South Asia

Shoaib Mansoor: Pakistani film-maker tackling hypocrisy and taboos

Character from the film Bol - or Speak
Image caption Mr Mansoor's two films tackle culturally sensitive Pakistani traditions

Prominent Pakistani film-maker Shoaib Mansoor courted controversy with the release of his first film, a hard-hitting story which tackled militancy and extremism. His latest film also breaks many social taboos in Pakistan.

Bol [translated as Speak] was released over the weekend and at a special screening for foreign media in Islamabad he told journalists not to expect too much.

It was a humble request unlikely to dampen expectations because his first film For the love of God resonated strongly with Pakistani audiences.

Image caption It's expected the new film will create ripples in religious circles

The wide-ranging ambitions of this writer, producer and director were clearly seen as he talked to journalists for two-and-a-half hours prior to the release of Speak.

He tackled a broad array of subjects such as women's rights, the plight of eunuchs, corruption in the police, male chauvinist attitudes and attitudes towards music. Many of these issues also feature in his new film.

Mr Mansoor's two movies prove that that he is not afraid of taking on social taboos which are often enforced through what he argues is a controversial interpretation of Islam.

Set in the heart of the old part of the city of Lahore, his latest effort revolves around a middle class family. The father is a "hakeem" or medicine man who cures diseases with herbal medicines. Despite growing economic hardships, he desperately wants a son but has six daughters instead.

'Good film'

Pakistan's film industry has been in decline over the last decade. More popularly referred to as Lollywood, it used to produce more than 100 movies annually back in the 1970s and 1980s.

Image caption The new film has much to say about the treatment of women in Pakistan

Today, production has shrunk to about a dozen movies a year. Among several reasons for the drop, one is the declining quality of the films themselves.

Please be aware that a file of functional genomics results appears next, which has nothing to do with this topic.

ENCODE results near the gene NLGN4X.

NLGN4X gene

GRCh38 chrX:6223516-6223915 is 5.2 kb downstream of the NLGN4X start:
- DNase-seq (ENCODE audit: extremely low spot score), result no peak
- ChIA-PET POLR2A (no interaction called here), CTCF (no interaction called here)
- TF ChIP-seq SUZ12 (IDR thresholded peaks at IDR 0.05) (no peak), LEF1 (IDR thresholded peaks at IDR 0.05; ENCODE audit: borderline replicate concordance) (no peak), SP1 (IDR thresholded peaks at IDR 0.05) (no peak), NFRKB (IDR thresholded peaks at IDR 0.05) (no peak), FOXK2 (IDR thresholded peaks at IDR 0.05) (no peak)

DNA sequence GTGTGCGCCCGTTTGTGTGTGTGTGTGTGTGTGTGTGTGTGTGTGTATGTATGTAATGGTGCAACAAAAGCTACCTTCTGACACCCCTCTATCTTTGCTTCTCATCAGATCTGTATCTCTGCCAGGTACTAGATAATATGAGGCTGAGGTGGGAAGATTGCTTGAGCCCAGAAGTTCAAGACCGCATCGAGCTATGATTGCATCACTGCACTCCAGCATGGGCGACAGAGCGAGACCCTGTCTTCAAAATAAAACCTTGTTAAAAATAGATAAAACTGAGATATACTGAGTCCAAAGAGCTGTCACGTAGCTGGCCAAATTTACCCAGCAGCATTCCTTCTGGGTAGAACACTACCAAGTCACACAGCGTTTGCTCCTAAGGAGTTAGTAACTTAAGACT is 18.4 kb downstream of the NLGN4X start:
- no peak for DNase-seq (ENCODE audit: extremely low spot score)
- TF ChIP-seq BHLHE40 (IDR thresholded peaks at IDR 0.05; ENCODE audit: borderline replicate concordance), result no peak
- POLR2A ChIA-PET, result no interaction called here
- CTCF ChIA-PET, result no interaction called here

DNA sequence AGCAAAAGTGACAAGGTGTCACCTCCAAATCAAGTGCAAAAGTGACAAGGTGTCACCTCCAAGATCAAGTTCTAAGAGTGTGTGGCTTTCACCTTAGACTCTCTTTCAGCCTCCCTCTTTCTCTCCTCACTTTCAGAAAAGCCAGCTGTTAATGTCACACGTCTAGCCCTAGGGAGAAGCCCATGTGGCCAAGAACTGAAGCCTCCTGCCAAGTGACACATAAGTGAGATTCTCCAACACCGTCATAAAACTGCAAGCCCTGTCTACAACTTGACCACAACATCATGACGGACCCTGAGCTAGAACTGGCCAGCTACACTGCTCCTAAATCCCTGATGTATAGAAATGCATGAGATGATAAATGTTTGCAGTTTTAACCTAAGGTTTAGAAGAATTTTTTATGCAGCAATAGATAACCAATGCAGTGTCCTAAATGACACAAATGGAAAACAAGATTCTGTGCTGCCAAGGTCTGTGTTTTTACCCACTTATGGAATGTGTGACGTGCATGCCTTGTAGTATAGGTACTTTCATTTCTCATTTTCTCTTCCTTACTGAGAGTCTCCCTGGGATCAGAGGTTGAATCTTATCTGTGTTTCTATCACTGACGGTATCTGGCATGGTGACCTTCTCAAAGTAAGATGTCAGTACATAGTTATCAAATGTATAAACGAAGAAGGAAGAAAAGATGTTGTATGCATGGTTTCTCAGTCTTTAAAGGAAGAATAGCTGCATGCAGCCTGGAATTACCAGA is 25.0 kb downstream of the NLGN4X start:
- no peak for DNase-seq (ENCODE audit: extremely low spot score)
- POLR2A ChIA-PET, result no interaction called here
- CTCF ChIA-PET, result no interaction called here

Mr Mansoor's first movie was lauded because it rejuvenated the industry through its powerful message and story-line.

His second attempt is being praised for the same reason.

"No doubt it's a good film. I have known Mansoor for quite sometime. I have worked with him when he was directing plays on TV. Both his films are different, they are based on different subjects," says Agha Nasir, executive director of the private Pakistani TV channel, Geo.

"This film, however, I find particularly strong when it comes to keeping Pakistani audiences in mind. I am not an expert on marketing, but I think and hope it will be a hit."

Others have complimented the movie for its vivid depiction of the treatment of women in Pakistan.

"It clearly brings to light the hypocrisy in our society. We don't see many films like this one in Pakistan," says Zahid Hussain, a senior journalist who works for The Times in London and the Wall Street Journal.

But can this hard-hitting script create ripples in extreme religious circles? Both Agha Nasir and Zahid Hussain agree it easily can. "He [Mansoor]... hits quite hard. He has avoided creating a character of a religious leader like his last film. This time he played safe by bringing in a hakeem," says Agha Nasir.

Zahid Hussain fears it could attract widespread comment and reaction. "It remains to be seen how hardline or conservative segments of the society see it. But it is a very bold film."

Mr Mansoor admits receiving a negative backlash from those conservative elements to his first movie. "Oh yes they did react quite angrily," he told the BBC.

This may be the reason that he now avoids the media limelight. He refuses to talk about his new venture on tape.

Some have criticised him for this stance, which they argue is hypocritical. "He is urging others to speak up but he himself wishes to remain silent," says one audience member.

Mr Mansoor points out that the primary purpose of his film is a lament over the treatment of Pakistani women.

"Nothing in the world scares me more than the thought of being born a woman or [becoming] a eunuch in a country like Pakistan, where obscurantism has deep roots…Tragically, our interpretation and application of religion seem to begin and end with women.

"Leave the five per cent of the [female] urban educated elite aside, women seem to be the battleground where we practise a medieval form of religion".

More on this story

Related Internet links

The BBC is not responsible for the content of external Internet sites